International: ASEAN Summit: Indonesia calls for peace in Myanmar

International: ASEAN Summit: Indonesia calls for peace in Myanmar

Myanmar has been in chaos since the military coup two years ago. Indonesia has a key role to play in efforts to bring the country back to democracy. The island state calls for an end to the violence.

The Indonesian government has called for an end to violence in Myanmar ahead of the start of the Asean Summit in Labuan Bajo on the island of Flores. The ongoing crisis in former Burma following the military coup two years ago is one of the focal points of talks on Wednesday and Thursday. Ten countries belong to the Association of Southeast Asian States, including Myanmar. However, representatives of the military junta are not invited to the meeting.

The bloc has long tried to mediate in the conflict that broke out after de facto Prime Minister Aung San Suu Kyi was ousted – so far without success. The Nobel Peace Prize winner was sentenced to more than 30 years in prison by a junta court for alleged crimes. The country descends into chaos and violence. Armed groups fight against the military, which tries to brutally crush any resistance.

At the beginning of the week, an Asean convoy, in which two diplomats from Indonesia and Singapore were traveling, came under fire in Myanmar, Indonesian President Joko Widodo told journalists on Tuesday. The attack will not weaken his country’s and Asean’s determination to bring peace to Myanmar, Widodo said in the fishing village of Labuan Bajo. “Stop the violence because it only harms civilians and does no one any good.”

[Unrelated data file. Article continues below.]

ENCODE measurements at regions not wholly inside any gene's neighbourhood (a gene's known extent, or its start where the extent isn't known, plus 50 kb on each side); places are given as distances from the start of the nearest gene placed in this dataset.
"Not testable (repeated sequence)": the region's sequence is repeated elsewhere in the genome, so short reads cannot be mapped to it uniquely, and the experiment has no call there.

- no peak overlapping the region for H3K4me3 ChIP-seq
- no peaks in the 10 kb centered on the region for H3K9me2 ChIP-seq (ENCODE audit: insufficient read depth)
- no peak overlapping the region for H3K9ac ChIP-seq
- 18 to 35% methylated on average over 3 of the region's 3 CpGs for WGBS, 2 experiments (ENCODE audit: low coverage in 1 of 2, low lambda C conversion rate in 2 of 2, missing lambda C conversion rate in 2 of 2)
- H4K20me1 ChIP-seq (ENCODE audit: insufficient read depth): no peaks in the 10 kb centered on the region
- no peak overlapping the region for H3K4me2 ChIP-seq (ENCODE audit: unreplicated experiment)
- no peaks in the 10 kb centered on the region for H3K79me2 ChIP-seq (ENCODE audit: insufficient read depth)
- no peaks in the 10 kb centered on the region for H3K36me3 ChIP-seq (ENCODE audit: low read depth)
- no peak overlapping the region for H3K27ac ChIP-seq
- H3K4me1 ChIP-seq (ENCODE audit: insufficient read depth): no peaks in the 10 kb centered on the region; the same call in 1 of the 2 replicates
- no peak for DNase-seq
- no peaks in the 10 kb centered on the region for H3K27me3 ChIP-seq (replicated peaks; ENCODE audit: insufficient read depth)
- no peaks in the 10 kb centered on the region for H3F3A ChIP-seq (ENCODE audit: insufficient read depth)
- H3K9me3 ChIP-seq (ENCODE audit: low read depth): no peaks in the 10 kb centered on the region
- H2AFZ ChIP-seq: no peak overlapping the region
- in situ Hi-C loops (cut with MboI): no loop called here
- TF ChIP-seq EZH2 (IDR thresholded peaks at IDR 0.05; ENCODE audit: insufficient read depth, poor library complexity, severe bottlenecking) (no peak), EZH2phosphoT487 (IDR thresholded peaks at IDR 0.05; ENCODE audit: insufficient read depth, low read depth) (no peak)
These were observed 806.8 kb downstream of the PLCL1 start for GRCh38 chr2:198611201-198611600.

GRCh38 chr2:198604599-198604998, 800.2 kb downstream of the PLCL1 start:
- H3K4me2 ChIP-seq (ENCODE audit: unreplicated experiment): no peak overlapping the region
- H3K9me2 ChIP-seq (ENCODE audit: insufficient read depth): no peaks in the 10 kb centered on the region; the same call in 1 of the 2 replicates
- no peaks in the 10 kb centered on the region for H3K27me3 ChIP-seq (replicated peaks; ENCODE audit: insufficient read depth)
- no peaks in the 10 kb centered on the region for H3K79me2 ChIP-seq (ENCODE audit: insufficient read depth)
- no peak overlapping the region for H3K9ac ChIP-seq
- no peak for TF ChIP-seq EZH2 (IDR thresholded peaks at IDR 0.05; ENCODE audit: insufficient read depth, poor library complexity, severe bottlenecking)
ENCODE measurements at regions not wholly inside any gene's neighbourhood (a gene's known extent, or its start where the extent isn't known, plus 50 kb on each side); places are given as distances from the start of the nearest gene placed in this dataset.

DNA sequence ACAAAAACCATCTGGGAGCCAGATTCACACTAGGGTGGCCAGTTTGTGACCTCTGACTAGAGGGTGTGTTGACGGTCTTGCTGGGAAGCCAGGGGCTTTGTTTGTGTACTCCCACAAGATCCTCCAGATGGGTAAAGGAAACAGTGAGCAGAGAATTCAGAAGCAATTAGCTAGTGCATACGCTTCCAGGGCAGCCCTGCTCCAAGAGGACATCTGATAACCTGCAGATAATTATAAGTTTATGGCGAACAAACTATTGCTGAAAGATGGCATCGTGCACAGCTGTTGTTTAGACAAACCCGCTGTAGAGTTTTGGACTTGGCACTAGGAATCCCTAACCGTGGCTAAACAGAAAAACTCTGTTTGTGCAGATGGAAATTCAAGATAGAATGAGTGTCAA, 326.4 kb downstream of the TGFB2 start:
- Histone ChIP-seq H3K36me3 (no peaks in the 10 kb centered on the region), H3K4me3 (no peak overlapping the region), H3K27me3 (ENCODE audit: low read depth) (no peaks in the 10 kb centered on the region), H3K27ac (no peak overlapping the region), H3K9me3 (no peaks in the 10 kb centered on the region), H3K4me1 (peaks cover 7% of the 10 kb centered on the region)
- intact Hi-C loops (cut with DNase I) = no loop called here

The world’s largest island nation, Indonesia, is chairing the ASEAN alliance of states this year. The country has long played a key role in trying to persuade Myanmar’s generals to return to democracy.

However, critics accuse Asean of not taking tough enough action against Myanmar’s leadership. In April 2021, the member states agreed on a five-point plan to solve the crisis. Among other things, this provides for an immediate end to the violence and a dialogue between all parties to the conflict. To date, however, the junta has shown no will to fulfill the plan.

Phil Robertson, deputy Asia director at Human Rights Watch, said the bloc must now focus on “real pressure tactics” to bring the junta led by Gen. Min Aung Hlaing to the negotiating table. Only strong measures, such as joint sanctions, would make it clear to the generals “that ignoring the ASEAN could be accompanied by increasingly severe consequences”.

Source: Stern

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